In case you didn’t recognize it, that’s the signature sound ofLaw & Order, my favorite TV show and the best all-time thing ever on TV ever. Ever.
Not that I’m a big TV person. I like The Office enough to remember what night it’s on, although I’m iffy on the time. There are a few others – Boston Legal, 30 Rock and honestly I can’t think of any others right now – that I’ll watch if they happen to be on when I’m flipping through the channels.
But Law & Order
. . . ah, where do I begin?
I wasn’t a big fan of this show from the start. But my husband watched it, so I soon found myself joining in. It wasn’t until after Max Greevey bought the farm outside his house in the pouring rain with his wife looking out the front window (“Max!Max!!!!” Man that was awesome. I’ve seen the reruns), and Ben “Voice Immodulation Sufferer” Stone left, and Paul Robinette quit the DA’s office to become an angry black man defense attorney, that I really started to follow this show.
In the cast, there have three district attorneys, two executive DAs, seven assistant DAs (following Robinette’s exit the New York Bar Association apparently began to churn out super models; this latest one looks like a Grecian statue that would shatter into porcelain pieces if you hit her with a gavel), two police head honchos, and nine detectives.
I wish there was a Fantasy Law & Order game, where you could put together your own cast of your favorite characters and see how they’d solve and prosecute the case. Mine would be: Adam as DA, Jack (of course - we’ll get to him later) as EDA, Abbie “Husky Voice” Carmichael as ADA, and in the cop shop: Anita “Formerly Reba the Mail Lady inPeeWee’s Playhouse” Van Buren in charge, with Ed Green and Lenny Briscoe doing all the actual work.
According to Adam Peterson, a guy in Utah who has a color-coded chart online, there was only one season when my L&O Dream Team was on the screen – 1999, Ed’s first season and Adam’s last. Adam went downhill fast after the tear-jerking episode of him pulling the plug on his wife, the invisible Mrs. Schiff, who we hardly knew except that she was on some committees with the mayor’s wife.
According to Quizzilla, another L&O Web site, I’m Lenny. I know this because I answered questions about my childhood and tastes in clothing. Internet magicians then told me which Law & Order character I am most like. I was told that I, like Lenny, am witty, attentive and dedicated to my work! Regardless of what my age may be, I’m really just a kid at heart!
Similarities notwithstanding, Lenny is one of my favorites. Maybe because I saw him on Broadway in 42nd Street on my honeymoon, or maybe because in the end of Dirty Dancing he actually did not put Baby in a corner, or maybe because in L&O he always does the right thing, even if it’s lying on the stand to lock up a bad guy. But it probably has something to do with his mastery of the quip. The James Bond of the 52nd precinct, Lenny can make a play-on-words with one syllable and his eyebrows.
And then there’s Jack McCoy. Jack . . . Jack, Jack, Jack. Am I the only one who can’t remember anything else Sam Waterston has ever been in? I have a vague memory of him with Kirsty Allie, she has a retarded son, he’s the understanding older boyfriend . . . or did I dream that? I keep hearing he was in Serial Mom, some other movies and was a big theater guy. Who cares? He’s Jack McCoy now and forever. On Law & Order he can grow old and shaky as ungracefully as he wants to.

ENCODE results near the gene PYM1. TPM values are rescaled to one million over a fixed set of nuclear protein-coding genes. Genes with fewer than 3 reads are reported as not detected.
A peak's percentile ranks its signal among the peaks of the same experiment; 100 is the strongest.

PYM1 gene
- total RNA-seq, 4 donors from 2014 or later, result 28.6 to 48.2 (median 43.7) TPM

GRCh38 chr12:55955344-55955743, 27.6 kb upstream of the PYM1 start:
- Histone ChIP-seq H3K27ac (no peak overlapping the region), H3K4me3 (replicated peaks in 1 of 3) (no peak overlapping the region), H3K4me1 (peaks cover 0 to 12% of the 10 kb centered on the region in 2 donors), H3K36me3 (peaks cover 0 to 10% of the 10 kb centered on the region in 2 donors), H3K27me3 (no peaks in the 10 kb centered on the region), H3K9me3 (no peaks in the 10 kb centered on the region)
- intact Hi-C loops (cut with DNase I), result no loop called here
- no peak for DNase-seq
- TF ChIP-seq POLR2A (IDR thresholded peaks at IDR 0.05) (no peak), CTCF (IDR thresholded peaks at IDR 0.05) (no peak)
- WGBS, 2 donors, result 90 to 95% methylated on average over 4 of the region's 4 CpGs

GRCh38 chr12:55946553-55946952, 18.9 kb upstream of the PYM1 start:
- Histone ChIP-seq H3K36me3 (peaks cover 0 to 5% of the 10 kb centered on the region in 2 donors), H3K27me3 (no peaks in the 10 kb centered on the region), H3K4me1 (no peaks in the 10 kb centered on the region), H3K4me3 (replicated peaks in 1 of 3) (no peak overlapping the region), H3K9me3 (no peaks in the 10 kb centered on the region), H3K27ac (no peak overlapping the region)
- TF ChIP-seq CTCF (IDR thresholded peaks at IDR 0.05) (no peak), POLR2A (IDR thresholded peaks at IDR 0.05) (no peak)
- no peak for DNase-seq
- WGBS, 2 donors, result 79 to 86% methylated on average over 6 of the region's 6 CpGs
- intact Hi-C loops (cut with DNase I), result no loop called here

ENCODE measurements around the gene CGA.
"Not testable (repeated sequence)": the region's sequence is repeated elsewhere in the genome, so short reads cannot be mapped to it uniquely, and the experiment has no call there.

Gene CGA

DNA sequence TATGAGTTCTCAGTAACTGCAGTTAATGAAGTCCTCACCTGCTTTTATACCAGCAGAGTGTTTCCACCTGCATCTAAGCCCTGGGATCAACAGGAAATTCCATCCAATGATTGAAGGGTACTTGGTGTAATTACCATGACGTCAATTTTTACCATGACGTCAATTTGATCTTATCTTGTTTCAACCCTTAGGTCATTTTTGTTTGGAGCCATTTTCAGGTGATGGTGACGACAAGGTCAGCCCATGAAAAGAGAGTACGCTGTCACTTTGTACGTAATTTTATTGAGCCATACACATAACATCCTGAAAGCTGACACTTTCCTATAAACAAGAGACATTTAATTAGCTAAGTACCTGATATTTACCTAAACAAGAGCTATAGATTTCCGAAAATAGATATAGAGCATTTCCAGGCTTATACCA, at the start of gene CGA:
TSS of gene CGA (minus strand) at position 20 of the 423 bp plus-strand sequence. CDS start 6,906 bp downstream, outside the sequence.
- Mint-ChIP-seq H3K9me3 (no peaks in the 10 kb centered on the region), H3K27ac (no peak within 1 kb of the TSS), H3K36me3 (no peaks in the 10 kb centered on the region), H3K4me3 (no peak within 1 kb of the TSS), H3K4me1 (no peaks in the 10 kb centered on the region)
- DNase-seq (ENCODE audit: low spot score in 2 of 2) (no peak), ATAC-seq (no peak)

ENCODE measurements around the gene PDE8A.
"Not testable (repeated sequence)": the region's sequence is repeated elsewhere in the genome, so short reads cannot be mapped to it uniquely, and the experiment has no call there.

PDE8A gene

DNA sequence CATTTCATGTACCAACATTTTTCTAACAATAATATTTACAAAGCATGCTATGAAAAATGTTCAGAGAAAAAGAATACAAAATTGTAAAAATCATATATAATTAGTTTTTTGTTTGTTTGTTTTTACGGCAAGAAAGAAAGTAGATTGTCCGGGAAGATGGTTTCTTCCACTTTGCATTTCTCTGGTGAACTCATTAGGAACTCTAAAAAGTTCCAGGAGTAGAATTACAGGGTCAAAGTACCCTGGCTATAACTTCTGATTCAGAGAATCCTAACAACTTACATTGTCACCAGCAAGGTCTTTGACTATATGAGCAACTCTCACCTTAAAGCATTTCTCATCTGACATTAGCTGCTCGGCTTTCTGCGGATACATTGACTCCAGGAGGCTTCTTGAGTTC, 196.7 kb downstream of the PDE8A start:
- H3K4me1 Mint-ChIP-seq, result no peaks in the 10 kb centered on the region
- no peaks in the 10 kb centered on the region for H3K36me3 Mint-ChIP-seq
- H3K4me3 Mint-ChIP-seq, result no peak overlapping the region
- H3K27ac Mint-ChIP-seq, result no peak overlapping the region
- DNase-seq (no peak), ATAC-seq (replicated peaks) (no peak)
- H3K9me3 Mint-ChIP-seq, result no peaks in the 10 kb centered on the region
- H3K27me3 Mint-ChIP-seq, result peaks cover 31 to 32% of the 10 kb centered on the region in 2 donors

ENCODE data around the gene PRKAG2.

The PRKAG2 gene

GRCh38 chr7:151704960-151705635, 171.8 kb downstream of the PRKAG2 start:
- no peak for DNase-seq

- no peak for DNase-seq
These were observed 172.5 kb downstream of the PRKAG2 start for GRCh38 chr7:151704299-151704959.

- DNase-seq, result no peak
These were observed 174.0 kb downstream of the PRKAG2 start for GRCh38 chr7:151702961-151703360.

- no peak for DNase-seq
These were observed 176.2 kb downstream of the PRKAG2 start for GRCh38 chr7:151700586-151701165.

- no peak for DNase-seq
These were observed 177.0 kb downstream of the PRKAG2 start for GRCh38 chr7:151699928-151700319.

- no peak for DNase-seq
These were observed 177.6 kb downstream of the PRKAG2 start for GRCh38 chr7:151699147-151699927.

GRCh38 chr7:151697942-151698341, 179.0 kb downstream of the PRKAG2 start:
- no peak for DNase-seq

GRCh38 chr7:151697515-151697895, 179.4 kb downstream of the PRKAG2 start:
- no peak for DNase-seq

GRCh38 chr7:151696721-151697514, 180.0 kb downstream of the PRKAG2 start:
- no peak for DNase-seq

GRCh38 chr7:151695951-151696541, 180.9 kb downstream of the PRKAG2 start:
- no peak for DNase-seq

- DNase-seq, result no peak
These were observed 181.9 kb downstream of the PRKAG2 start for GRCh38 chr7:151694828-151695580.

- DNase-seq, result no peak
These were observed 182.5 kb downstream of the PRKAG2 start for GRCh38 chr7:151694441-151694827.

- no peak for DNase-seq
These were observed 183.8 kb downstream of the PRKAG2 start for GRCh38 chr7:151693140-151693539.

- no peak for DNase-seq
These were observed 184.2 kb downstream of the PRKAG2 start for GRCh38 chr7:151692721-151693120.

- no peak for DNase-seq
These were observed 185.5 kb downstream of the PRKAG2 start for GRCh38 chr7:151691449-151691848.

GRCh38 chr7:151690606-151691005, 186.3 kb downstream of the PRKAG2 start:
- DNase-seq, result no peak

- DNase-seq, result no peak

People who aren’t fans will complain that the show doesn’t reveal anything about the characters’ personal lives. Yes, that’s right! We don’t need to go home with these people. I saw enough of Furillo and Morticia in bed in Hill Street Blues to last me a TV lifetime. I could count on one hand the number of things I know about all 23 characters in Law & Order’s 18-season history: Ray’s wife had MS and he had an affair; Lenny’s daughter died of a drug overdose; Jack McCoy had some affairs with his ADAs including Claire; Mike’s mom beat him; Max was Catholic; and Captain Cragan’s wife’s name is Marge. Okay, that’s six fingers, which is barely two hands. The point is, that’s all I want to know about these people. I don’t care about their sex lives, what grade their kid is in, or what they wear when they run down to the bodega to buy milk. Just solve the stinkin’ case.
What sets this show apart from all the rest is the fact that I can watch the middle 15 minutes and still enjoy it. It doesn’t matter that I didn’t see the initial dead body discovery or the beat cop’s summary to the detectives. I don’t care who died. I simply like watching these guys in action.
Predictable? Just a bit. For instance, if you recognize one of the actors early on in the show, he’s the murderer. He could be from a previous show, an old actor from a ‘70s sitcom or Joe Piscopo – if you’ve seen him on TV before, he did it.
There are a few repeat murderers who come back years later as someone else. And there are two cast members who started out as guests: Anita Van Buren was the cleaning lady mother of a dead kid, and ADA Alex took the stand to testify against her drug dealing murdering boyfriend. I realize the fact that I know that makes me the “natic” part of “fanatic.”
Yeah, yeah, whatever. Gotta go. Reruns are on TNT in five.